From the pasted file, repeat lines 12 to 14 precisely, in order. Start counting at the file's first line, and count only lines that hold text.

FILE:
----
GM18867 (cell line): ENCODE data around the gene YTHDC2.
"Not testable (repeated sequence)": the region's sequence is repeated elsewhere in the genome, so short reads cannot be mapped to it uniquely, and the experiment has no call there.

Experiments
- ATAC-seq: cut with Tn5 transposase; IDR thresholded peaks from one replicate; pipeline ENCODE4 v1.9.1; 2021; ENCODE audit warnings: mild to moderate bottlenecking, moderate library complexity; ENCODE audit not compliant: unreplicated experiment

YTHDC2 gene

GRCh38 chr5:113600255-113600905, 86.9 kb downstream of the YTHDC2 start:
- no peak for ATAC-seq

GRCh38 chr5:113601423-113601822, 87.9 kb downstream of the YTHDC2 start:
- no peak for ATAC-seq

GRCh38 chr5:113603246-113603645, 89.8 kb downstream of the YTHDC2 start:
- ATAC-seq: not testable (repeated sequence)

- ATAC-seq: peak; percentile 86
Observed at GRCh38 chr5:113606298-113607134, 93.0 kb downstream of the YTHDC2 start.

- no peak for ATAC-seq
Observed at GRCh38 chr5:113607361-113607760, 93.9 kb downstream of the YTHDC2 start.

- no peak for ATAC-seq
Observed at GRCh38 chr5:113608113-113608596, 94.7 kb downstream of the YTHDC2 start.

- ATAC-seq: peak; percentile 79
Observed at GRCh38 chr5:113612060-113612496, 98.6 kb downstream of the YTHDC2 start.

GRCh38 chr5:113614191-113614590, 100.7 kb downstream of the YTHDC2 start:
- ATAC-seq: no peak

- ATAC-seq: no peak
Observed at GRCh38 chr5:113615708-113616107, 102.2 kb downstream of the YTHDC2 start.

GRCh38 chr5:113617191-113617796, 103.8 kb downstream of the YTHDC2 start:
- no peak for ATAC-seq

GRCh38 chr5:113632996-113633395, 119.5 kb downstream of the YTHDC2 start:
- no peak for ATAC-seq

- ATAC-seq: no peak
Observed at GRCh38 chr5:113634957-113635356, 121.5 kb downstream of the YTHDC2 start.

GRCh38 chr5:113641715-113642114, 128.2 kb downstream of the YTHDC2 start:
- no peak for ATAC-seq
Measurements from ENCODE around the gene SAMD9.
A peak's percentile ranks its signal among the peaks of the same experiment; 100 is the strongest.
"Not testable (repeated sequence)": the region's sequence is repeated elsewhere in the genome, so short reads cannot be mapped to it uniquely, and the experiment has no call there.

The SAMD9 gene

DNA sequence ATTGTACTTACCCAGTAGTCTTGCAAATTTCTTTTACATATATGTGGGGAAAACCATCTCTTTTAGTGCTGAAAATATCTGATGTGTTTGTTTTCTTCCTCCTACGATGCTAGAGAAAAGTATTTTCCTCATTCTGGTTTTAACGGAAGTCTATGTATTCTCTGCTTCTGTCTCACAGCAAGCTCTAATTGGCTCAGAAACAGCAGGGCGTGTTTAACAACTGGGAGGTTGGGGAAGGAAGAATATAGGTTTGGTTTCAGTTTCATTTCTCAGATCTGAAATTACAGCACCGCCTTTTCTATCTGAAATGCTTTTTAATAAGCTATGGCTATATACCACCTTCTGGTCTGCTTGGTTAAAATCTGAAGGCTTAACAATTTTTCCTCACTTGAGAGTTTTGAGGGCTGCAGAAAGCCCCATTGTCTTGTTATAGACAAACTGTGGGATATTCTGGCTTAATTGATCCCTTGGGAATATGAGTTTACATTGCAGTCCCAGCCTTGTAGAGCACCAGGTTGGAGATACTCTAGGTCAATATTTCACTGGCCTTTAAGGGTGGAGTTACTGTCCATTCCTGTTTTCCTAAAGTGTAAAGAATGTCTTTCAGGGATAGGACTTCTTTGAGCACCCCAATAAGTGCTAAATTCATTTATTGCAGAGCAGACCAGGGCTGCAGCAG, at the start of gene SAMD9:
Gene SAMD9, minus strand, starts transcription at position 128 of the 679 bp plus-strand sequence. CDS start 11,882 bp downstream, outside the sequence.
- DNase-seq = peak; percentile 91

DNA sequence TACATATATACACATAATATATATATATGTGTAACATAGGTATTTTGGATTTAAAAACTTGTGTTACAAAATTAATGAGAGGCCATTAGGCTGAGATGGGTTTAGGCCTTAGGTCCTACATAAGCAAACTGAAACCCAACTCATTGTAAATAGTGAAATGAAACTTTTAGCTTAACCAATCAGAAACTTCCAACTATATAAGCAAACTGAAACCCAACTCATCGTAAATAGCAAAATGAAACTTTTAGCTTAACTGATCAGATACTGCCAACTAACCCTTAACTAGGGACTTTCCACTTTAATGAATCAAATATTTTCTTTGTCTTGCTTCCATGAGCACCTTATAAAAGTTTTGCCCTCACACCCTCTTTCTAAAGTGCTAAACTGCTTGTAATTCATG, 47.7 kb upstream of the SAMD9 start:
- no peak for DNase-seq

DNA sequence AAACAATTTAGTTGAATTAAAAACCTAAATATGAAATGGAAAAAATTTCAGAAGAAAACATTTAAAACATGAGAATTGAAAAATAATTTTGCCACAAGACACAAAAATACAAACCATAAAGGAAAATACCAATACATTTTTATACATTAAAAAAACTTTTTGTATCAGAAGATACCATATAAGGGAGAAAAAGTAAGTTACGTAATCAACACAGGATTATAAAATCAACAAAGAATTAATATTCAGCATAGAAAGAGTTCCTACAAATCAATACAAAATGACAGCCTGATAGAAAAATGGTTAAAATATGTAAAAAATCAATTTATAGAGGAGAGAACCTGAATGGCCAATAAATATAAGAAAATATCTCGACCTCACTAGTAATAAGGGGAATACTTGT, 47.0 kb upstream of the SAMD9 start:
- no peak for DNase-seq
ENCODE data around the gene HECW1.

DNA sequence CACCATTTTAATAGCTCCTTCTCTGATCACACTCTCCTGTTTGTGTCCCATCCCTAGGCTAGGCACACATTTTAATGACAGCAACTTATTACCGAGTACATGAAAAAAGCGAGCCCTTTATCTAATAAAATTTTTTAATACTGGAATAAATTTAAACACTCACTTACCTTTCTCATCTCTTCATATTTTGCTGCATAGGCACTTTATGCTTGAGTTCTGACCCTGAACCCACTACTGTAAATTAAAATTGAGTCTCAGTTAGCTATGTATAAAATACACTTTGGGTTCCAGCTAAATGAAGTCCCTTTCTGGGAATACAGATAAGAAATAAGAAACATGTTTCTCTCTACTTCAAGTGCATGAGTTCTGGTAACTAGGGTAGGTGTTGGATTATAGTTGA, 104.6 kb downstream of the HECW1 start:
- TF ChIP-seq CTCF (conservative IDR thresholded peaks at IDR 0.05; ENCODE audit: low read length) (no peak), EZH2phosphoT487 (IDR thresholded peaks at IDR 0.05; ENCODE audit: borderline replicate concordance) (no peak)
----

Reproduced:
- ATAC-seq: peak; percentile 86
Observed at GRCh38 chr5:113606298-113607134, 93.0 kb downstream of the YTHDC2 start.

- no peak for ATAC-seq